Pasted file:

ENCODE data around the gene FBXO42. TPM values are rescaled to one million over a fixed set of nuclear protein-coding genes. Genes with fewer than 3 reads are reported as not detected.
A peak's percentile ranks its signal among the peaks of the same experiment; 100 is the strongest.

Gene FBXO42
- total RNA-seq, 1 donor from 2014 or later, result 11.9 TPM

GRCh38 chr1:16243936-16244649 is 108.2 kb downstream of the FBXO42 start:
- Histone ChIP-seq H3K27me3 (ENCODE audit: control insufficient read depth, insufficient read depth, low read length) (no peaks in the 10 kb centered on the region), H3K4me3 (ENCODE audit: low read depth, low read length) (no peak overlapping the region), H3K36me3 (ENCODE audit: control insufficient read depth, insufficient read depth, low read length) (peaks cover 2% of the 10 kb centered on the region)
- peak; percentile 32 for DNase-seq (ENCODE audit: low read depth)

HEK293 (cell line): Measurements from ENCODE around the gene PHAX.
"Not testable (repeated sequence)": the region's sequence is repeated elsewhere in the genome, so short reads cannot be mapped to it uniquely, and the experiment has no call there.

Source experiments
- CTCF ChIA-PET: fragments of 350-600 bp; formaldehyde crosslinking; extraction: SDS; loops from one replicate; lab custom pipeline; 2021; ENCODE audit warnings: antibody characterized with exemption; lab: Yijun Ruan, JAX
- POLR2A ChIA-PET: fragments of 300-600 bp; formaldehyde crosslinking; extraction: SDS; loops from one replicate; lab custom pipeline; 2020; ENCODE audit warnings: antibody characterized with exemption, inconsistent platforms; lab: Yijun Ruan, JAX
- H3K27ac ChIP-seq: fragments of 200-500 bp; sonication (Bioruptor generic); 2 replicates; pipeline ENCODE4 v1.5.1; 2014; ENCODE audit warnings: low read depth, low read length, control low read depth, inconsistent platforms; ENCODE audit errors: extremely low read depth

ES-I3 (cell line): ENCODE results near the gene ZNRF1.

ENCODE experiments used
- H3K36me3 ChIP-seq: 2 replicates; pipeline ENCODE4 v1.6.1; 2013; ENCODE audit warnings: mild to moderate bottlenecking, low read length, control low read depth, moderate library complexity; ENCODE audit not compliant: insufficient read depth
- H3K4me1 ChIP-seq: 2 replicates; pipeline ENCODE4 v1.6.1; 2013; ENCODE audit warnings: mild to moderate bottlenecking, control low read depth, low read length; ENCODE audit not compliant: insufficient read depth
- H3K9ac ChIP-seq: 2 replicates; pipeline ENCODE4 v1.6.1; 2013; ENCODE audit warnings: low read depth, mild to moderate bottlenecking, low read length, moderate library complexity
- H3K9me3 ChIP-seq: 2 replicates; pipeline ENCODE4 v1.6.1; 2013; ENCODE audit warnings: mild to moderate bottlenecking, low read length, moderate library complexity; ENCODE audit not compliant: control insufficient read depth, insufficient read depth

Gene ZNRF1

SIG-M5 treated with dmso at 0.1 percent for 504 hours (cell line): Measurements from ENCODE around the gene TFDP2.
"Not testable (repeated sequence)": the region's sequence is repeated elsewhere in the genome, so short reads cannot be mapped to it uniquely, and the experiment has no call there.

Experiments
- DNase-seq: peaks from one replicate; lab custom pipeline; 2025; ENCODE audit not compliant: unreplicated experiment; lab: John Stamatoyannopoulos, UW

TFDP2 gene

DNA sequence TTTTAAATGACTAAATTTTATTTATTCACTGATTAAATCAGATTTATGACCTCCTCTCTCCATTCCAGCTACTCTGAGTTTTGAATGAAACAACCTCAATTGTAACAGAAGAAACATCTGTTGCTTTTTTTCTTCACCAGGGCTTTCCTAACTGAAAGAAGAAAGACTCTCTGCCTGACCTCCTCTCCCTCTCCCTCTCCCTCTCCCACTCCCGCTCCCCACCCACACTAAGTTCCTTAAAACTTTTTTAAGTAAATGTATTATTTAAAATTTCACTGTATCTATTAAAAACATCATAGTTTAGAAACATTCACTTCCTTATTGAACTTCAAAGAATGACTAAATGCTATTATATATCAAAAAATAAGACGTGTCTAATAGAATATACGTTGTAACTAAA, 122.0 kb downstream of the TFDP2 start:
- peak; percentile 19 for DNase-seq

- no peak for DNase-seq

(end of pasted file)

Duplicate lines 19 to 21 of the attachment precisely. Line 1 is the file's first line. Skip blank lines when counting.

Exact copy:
- H3K9me3 ChIP-seq: 2 replicates; pipeline ENCODE4 v1.6.1; 2013; ENCODE audit warnings: mild to moderate bottlenecking, low read length, moderate library complexity; ENCODE audit not compliant: control insufficient read depth, insufficient read depth

Gene ZNRF1

SIG-M5 treated with dmso at 0.1 percent for 504 hours (cell line): Measurements from ENCODE around the gene TFDP2.